|“||Advices from Bathurst say, that the natives have been very troublesome in that country. Numbers of cattle have been killed. In justification of their conduct, the natives urge, that the white men have driven away all the kangaroos and opossums, and that black men must now have beef! … The strength of these men is amazing. One of the chiefs (named Saturday) of a desperate tribe, took six men to secure him, and they had actually to break a musket over his body before he yielded, which he did at length with broken ribs … Saturday, for his exploits, was sentenced to a month’s imprisonment in irons.
Following Windradyne’s release hostilities continued to escalate, and some particularly violent incidents are reported from May 1824. The murder of Wiradjuri people by settlers, including women and children, is recorded from this time, with some sources stating this included close members of Windradyne’s family. There are also reports of settlers leaving out poisoned food, in particular arsenic-laced damper, for the Aborigines. Another story states that a settler at Kelso offered a group of Wiradjuri, apparently including Windradyne, some potatoes one day, which they accepted. The following morning the Aborigines (unfamiliar with British concepts of land or property ownership) returned to help themselves to more potatoes. The settler, enraged with this “theft”, rounded up a group of vigilantes and pursued the Aborigines, shooting and killing an unknown number of this family group. The Wiradjuri regrouped, and Windradyne told the elders that, in line with Wiradjuri custom, he would lead the revenge against the whites.
The Wiradjuri warriors dressed for battle and set out at night to seek retribution, with the first place they called being the Suttor’s Brucedale Station. While George was not home, his eighteen-year-old son, William was, and he met Windradyne at the door, assuring him that they had had no part in the murders and expressing his disgust at the actions. William’s son would later recount the story:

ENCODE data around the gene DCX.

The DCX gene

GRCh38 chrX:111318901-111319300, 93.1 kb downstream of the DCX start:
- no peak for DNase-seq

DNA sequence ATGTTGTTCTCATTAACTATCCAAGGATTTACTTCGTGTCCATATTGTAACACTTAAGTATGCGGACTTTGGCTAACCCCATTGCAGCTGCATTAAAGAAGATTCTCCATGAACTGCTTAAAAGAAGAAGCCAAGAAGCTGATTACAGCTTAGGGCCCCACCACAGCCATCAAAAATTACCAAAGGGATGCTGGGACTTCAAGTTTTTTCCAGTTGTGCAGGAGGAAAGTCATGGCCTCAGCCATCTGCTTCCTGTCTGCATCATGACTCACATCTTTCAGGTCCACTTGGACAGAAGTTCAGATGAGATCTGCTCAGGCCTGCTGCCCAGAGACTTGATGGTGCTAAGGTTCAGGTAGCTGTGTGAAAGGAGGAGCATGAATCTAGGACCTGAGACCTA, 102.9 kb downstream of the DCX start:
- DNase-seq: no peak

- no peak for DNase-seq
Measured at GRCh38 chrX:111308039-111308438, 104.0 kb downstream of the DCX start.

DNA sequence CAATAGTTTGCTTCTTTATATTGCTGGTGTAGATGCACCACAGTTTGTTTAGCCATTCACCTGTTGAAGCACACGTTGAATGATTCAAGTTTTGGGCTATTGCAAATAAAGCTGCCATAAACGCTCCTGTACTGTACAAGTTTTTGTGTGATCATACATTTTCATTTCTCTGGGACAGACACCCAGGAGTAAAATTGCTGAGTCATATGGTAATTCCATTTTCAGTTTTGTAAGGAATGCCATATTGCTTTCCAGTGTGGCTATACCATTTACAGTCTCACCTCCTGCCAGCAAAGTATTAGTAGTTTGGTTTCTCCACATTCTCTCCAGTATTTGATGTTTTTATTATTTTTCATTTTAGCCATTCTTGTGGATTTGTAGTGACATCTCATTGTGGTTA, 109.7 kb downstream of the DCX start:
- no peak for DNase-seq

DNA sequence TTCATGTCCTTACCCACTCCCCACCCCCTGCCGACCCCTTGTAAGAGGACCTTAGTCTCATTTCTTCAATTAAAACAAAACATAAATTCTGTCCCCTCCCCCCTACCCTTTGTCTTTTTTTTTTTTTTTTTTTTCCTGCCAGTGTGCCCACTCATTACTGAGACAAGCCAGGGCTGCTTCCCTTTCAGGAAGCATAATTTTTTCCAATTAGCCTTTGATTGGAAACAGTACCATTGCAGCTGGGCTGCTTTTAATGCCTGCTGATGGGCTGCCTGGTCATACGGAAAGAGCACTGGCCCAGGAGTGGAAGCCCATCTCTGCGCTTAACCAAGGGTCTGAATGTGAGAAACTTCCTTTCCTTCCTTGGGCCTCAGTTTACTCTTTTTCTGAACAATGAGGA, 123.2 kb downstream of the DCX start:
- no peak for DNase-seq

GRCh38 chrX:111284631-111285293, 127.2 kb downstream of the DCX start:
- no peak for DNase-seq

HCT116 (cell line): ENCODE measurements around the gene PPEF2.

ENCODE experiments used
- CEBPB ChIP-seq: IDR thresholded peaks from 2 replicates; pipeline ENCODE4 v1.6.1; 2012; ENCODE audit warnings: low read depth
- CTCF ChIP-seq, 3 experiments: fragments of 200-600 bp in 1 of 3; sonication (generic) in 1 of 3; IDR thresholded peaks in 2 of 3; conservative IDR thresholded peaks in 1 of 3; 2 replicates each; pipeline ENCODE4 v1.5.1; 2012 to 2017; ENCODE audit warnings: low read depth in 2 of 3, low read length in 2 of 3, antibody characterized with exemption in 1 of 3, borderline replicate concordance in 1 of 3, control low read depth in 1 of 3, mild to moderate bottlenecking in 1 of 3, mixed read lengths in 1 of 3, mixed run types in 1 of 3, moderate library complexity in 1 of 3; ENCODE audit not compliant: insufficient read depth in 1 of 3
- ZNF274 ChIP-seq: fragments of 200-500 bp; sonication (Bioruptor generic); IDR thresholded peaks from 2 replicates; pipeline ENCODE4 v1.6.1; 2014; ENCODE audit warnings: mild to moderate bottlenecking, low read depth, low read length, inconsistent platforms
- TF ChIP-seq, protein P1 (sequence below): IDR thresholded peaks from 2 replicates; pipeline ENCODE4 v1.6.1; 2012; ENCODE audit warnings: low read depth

|“||The blacks were troublesome at Bathurst in those days, the cause very frequently was their ill-treatment by the whites … Our hut was one day surrounded by a large party of blacks, fully equipped for war, under the leadership of their great fierce chief and warrior, named by the whites ‘Saturday’. There was no means of resistance so my father, then a lad of eighteen years, met them fearlessly at the door. He spoke to them in their own language in such a manner as not to let them suppose he anticipated any evil from them. They stood there, sullen, silent, motionless. My father’s cheerful courage and friendly tone disarmed animosity. They consulted in an undertone, and departed as suddenly and noiselessly as they came. The next thing known of them is that they killed (was it not just retribution?) all the men at a settler’s place some miles distant, the very place where it was rumoured, the poisoned bread had been laid for them. … They never molested man or beast of my father’s. He had proved himself their friend on previous occasions …|
The revenge attack on the settler, Samuel Terry, occurred on 24 May at Millah Murrah in the Wyagdon Ranges north of Bathurst, where he and six other stockmen were killed, with his hut burnt down, and his sheep and cattle slaughtered. Reportedly this homestead had been built upon a bora ground, an important initiation place for the Wiradjuri. Attacks on other properties soon followed, with the press including reports of men being speared, buildings destroyed, stock being killed, and weapons being stolen. The attacks in the north-east were led by Windradyne, with other groups attacking settlers in the south.
The settlers soon sought their own revenge, with armed parties forming to attack the Wiradjuri. One group was reported to have caught and shot an Aboriginal women with two young girls, but they had little success against the warriors. Despite their inferior weaponry, the Wiradjuri’s superior bushcraft allowed them to attack unexpectedly, and disappear back into the bush before the whites could respond. By August 1824 the Sydney Gazette was reporting genuine concerns about the ability of the colony to withstand the force of the Wiradjuri.